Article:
Naturally, I gravitated toward class members most like my sons and my youngest sister. Though familiar, this was not my usual writing crowd—far from the scene of a Linda Leith Publishing vin d’honneur—but the honor of being among talented people before they’ve made it (whatever that means) wasn’t lost on me. In the end, I managed to leave the course with a good though moot grade, one hug, and some sweet goodbyes.

Now that it’s over, no more restraint. Here’s the list I’ve suppressed all semester—the things Mama Mature Student would have told the class if she hadn’t been checked by all this dang self-awareness. It’s not that I wasn’t asked questions—one about episiotomies leaps to mind—but the full force of my advice rampage has been held back until now.

If you are or ever plan to be a creative writing student, consider this:

Be nice – This echoes the university’s writer in residence who visited our class. He went so far as to recommend we read How to Win Friends and Influence People. It’s not bad advice. Some of the most cringe-worthy things I can’t forget myself saying were said in my early twenties. Remember Franzen made his name before the social media age, back when authors’ rough styles could be easily managed by publicists. Personal scrutiny has never been closer than it is now and in a competitive arts world full of very good work, a skill like not openly rolling our eyes might be a career tipping point. Unfortunately, arts careers are a little like small businesses and our personalities can combine with our art to form an unsightly hybrid product that’s difficult to sell.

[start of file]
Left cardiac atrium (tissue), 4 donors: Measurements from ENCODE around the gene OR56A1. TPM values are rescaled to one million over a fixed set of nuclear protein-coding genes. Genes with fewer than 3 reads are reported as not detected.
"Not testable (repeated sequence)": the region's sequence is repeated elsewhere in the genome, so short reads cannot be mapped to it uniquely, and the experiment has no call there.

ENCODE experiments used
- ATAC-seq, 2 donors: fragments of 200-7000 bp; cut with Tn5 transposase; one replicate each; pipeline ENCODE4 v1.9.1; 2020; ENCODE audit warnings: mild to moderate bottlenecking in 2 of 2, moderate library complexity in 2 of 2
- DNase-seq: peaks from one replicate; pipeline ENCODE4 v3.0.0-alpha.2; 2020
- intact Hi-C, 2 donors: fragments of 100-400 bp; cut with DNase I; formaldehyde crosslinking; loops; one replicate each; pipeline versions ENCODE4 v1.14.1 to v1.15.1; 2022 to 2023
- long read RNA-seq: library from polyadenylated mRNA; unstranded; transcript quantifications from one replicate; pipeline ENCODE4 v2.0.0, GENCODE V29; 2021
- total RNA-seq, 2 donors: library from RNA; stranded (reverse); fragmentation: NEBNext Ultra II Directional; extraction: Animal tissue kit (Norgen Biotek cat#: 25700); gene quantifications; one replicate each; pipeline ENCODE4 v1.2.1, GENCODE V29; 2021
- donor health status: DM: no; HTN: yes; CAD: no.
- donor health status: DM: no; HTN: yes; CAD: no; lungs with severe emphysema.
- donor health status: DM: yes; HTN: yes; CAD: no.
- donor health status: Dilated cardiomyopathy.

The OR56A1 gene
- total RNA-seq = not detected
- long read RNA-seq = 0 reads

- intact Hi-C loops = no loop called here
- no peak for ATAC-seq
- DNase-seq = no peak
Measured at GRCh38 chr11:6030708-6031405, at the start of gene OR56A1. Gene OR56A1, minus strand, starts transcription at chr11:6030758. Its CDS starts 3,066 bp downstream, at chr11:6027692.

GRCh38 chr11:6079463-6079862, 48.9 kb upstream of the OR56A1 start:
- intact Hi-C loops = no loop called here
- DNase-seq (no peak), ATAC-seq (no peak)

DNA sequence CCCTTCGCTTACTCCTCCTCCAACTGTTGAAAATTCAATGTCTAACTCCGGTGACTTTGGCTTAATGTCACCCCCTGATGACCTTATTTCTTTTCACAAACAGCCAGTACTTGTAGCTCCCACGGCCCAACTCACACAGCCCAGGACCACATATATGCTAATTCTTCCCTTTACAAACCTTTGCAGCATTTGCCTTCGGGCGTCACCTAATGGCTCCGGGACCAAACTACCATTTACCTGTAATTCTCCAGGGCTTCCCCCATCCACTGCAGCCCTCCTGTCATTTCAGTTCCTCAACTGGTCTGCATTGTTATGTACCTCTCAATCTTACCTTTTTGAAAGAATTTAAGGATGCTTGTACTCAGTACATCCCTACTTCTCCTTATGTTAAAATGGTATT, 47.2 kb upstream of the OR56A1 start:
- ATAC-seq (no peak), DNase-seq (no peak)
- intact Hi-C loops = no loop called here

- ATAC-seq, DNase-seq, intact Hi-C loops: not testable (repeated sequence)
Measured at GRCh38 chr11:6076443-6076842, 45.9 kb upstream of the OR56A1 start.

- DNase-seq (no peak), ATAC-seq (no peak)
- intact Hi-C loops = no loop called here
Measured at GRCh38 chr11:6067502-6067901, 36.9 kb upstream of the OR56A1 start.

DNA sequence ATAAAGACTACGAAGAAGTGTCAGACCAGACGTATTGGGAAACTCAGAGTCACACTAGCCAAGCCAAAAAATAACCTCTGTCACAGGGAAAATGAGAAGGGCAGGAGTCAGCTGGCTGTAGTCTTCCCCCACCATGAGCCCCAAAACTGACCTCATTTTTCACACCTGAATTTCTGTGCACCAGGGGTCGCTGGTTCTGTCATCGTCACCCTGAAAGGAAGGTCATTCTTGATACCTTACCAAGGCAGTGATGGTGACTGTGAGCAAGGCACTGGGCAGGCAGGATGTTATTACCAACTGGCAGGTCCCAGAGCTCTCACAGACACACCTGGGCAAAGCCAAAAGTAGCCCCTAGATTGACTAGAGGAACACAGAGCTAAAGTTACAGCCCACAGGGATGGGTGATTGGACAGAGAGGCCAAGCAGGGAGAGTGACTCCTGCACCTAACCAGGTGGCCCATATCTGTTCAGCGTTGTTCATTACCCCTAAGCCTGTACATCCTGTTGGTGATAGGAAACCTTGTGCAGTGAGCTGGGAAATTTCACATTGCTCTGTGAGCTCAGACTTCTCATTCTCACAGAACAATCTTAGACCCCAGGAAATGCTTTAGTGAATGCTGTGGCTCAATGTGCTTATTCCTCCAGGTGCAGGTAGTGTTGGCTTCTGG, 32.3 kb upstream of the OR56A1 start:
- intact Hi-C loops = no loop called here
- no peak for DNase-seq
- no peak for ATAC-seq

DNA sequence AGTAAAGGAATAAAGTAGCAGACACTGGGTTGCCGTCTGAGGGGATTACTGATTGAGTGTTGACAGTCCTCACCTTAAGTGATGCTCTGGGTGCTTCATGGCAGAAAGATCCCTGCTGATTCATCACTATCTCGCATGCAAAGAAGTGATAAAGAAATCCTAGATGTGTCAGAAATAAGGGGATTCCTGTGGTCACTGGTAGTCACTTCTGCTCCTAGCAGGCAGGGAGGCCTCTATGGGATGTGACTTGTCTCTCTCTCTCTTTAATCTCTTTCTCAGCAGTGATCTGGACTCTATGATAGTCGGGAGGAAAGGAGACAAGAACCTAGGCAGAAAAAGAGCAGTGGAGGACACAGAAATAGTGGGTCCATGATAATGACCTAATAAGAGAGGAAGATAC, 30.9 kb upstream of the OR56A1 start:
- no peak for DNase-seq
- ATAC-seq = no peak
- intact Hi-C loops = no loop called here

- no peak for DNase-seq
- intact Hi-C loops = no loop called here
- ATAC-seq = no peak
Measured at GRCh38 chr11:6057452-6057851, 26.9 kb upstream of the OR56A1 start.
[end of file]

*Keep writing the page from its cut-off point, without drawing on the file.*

Take heart. Canadian literary communities, particularly the Alberta one with which I’m most familiar, tend to be collegial. We cheer one another, writing blurbs and retweeting announcements along the way. It’s easy to be nice here.

Be generous – Our professor held a book launch during the semester and only three of us came. Not cool. Go to local book events. We don’t have to buy all the new books (with writer wages, we probably won’t be able to) but realize that many authors arrive at their events convinced they’ll be facing a room of empty chairs, peppered with a few blood relatives feeling sorry and embarrassed for them. If at all possible, do not let this happen. Anyways, it’ll be fun. It’s moving and fascinating to hear people offering vocal interpretations of their own work—not work they’ve been picking at for classes but work they’ve toiled over for years, work they’ve staked their futures on. Go ahead and laugh at their jokes, gasp at their horror stories. Weep openly, if you feel like it. Events are more fun, more productive, and more satisfying when we invest ourselves in them.